Brain pat­tern be­hind bad mood found

The Asian Age - - Science+ Health -

Cell, ● recorded brain ac­tiv­ity for a week or more in hu­man vol­un­teers and linked their day- to- day mood swings to spe­cific pat­terns of brain ac­tiv­ity.

The re­searchers re­cruited 21 pa­tient vol­un­teers with epilepsy who had had 40 to 70 elec­trodes im­planted on the brain's sur­face and in deeper struc­tures of the brain as part of stan­dard prepa­ra­tion for surgery to re­move seizure- caus­ing brain tis­sue.

They recorded a wide range of brain ac­tiv­ity in th­ese pa­tients over the course of seven to 10 days, fo­cus­ing on deep brain struc­tures.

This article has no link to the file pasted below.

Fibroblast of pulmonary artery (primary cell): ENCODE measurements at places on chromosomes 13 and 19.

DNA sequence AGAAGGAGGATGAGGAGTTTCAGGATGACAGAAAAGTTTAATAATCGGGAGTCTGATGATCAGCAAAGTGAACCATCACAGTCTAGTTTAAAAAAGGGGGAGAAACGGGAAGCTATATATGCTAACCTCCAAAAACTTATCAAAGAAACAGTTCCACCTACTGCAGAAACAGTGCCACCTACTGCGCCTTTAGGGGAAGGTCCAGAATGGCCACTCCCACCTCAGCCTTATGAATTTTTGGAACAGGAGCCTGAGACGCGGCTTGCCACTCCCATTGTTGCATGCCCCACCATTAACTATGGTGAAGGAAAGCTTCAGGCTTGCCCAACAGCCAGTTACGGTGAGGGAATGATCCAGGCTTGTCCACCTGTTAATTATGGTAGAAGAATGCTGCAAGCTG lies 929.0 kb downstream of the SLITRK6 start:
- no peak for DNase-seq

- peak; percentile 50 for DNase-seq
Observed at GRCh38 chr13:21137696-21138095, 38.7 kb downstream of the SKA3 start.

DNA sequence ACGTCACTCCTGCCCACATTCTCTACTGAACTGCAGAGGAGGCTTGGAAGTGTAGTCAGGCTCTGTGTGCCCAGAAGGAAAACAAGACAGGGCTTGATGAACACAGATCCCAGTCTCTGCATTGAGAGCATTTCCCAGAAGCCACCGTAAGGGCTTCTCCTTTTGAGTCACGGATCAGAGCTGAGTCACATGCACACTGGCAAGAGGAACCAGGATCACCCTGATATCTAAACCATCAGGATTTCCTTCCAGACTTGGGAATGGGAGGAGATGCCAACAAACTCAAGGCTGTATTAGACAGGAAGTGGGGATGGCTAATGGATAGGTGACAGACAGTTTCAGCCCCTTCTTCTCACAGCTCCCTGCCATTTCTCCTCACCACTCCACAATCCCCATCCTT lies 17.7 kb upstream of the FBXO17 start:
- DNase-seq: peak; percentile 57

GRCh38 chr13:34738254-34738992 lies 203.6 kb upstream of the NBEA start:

Re­searchers from Univer­sity of Cal­i­for­nia iden­ti­fied a com­mon pat­tern of brain ac­tiv­ity that may be be­hind those feel­ings of low mood, par­tic­u­larly in peo­ple who have a ten­dency to­wards anx­i­ety

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